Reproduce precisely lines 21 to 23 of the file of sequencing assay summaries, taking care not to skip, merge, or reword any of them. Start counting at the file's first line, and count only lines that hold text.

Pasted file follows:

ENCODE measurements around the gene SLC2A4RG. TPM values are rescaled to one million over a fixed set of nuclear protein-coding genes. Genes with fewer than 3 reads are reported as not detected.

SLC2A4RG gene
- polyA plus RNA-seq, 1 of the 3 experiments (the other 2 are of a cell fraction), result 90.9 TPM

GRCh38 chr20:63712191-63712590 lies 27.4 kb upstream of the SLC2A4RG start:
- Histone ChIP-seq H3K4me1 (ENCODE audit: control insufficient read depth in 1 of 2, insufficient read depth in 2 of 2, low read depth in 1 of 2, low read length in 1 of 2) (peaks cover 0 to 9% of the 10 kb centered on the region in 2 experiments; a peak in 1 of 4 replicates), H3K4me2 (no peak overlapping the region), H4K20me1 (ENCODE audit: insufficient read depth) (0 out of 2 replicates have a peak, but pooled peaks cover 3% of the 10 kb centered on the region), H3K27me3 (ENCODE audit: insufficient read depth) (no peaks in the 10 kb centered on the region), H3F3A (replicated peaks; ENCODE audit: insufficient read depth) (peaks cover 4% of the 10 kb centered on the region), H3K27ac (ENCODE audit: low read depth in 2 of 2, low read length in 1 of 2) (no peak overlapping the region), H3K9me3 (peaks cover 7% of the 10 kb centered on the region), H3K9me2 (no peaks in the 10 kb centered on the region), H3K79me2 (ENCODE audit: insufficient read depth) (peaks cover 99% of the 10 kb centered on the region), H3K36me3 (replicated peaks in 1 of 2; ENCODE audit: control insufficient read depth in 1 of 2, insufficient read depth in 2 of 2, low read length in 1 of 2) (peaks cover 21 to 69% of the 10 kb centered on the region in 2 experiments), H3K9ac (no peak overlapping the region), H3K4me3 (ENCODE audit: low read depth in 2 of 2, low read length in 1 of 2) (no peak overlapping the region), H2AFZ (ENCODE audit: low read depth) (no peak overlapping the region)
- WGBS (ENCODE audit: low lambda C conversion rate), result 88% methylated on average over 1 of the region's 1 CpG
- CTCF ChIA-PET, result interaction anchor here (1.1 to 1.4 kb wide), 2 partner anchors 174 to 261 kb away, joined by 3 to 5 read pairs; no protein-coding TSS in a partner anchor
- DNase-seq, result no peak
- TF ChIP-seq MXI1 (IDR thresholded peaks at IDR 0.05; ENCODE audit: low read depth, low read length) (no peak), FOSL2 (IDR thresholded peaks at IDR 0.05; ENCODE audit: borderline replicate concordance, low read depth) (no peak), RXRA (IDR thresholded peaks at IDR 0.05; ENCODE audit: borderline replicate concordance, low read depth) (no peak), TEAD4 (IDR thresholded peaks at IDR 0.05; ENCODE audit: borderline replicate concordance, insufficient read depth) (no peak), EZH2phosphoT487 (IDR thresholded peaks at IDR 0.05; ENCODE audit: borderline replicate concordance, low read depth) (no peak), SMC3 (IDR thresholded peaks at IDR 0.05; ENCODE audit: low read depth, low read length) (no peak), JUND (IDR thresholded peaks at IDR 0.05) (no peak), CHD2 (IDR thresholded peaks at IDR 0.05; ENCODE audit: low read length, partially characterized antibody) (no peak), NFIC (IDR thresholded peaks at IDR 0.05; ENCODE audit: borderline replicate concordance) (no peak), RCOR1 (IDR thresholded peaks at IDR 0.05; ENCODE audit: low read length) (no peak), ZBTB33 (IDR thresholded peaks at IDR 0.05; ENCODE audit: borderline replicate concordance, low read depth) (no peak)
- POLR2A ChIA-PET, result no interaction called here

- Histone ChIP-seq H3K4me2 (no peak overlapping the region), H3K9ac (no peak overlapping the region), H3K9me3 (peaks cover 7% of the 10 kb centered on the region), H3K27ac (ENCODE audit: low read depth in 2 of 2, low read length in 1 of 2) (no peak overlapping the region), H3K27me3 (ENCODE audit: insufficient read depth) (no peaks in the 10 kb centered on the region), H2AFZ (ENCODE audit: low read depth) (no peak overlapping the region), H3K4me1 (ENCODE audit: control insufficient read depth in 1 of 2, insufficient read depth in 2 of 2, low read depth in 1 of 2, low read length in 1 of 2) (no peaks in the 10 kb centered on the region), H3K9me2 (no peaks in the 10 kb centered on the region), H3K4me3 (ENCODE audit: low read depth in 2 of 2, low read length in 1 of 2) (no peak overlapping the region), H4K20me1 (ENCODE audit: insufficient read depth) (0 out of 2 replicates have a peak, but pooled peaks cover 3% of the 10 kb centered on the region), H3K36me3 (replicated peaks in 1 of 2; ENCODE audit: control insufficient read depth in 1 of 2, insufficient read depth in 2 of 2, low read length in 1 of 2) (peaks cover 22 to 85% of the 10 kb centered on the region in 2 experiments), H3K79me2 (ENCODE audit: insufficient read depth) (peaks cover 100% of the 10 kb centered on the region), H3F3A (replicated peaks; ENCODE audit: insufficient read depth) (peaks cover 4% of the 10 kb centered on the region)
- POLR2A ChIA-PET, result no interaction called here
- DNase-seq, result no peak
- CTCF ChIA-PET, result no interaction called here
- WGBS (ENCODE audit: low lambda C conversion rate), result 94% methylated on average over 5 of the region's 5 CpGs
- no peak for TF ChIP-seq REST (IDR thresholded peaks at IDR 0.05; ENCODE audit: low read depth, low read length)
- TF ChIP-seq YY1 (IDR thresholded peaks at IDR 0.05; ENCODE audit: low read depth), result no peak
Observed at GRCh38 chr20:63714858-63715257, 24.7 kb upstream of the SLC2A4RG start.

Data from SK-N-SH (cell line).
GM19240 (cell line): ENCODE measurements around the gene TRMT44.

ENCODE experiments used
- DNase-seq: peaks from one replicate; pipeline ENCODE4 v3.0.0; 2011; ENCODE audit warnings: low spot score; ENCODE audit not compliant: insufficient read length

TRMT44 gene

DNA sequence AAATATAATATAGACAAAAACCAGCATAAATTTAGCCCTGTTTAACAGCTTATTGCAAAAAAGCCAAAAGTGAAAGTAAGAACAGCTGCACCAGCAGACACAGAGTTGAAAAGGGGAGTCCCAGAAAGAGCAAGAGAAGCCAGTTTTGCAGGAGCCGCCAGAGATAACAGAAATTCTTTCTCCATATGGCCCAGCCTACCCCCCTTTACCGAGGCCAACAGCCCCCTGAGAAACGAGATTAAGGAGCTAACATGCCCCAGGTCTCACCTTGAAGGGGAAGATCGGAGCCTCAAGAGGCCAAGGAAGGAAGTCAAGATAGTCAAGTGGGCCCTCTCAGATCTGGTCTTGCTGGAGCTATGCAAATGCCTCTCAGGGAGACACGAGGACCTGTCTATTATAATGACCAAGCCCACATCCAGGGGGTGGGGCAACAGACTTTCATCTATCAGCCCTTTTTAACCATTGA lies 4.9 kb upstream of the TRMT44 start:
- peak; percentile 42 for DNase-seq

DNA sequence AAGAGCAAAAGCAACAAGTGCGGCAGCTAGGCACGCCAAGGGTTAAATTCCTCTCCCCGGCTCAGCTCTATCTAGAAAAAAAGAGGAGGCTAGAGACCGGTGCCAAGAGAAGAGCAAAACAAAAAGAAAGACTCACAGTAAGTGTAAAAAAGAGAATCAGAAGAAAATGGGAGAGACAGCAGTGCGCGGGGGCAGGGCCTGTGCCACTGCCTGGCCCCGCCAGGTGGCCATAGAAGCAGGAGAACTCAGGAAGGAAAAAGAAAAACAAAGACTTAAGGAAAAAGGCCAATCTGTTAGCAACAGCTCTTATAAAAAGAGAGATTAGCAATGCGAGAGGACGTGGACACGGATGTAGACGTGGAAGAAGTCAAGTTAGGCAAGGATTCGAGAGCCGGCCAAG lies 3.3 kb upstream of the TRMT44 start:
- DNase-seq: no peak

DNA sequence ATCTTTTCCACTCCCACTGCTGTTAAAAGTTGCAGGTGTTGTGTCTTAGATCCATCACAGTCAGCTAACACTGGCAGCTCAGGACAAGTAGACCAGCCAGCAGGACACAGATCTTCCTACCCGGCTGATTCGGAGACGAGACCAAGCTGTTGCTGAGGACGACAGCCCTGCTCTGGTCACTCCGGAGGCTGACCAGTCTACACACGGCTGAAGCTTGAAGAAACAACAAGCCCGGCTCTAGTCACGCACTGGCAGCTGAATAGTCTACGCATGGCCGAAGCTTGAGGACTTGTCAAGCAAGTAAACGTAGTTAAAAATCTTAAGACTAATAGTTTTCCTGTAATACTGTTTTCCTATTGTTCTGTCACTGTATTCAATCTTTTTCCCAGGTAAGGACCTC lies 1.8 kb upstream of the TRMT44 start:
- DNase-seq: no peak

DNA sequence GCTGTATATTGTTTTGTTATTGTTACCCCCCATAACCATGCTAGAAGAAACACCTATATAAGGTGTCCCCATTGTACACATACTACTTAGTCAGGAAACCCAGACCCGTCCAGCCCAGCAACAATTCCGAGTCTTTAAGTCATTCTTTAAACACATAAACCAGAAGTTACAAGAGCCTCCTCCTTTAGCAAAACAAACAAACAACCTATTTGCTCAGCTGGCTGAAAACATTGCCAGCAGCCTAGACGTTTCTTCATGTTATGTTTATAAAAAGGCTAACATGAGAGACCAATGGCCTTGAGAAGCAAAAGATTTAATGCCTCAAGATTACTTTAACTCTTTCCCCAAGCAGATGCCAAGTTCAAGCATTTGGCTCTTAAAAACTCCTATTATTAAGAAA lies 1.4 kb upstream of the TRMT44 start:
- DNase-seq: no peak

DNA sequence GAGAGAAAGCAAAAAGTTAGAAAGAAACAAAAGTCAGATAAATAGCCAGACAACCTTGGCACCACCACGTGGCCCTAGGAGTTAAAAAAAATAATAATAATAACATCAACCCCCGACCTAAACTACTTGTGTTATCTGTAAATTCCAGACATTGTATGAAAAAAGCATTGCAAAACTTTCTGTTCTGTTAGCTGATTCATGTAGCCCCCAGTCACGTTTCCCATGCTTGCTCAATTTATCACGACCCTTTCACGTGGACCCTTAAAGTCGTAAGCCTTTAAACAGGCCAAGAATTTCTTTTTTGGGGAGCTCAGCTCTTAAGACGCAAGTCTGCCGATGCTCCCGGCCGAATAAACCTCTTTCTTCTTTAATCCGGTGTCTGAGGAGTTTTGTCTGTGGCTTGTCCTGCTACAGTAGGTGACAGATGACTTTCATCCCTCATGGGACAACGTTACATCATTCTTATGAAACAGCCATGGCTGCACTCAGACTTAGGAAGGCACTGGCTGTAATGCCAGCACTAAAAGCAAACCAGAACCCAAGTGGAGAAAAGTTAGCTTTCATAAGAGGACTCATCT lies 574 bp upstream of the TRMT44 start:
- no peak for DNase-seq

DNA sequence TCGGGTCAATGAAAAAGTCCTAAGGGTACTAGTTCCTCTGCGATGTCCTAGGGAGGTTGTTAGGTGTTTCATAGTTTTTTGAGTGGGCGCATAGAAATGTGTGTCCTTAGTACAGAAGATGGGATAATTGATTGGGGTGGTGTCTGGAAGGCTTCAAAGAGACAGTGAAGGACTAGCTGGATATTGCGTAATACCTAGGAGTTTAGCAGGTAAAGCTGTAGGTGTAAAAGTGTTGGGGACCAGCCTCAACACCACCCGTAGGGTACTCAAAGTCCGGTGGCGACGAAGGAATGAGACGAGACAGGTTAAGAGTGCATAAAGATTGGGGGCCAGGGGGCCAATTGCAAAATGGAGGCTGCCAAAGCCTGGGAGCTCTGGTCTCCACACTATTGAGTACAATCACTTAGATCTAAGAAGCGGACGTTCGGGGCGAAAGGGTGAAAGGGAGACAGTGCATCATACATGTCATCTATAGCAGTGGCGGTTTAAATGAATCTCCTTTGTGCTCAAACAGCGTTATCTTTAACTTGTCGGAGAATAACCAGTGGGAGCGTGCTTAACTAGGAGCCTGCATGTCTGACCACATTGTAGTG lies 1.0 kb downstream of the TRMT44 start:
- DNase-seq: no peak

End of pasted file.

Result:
ENCODE experiments used
- DNase-seq: peaks from one replicate; pipeline ENCODE4 v3.0.0; 2011; ENCODE audit warnings: low spot score; ENCODE audit not compliant: insufficient read length

TRMT44 gene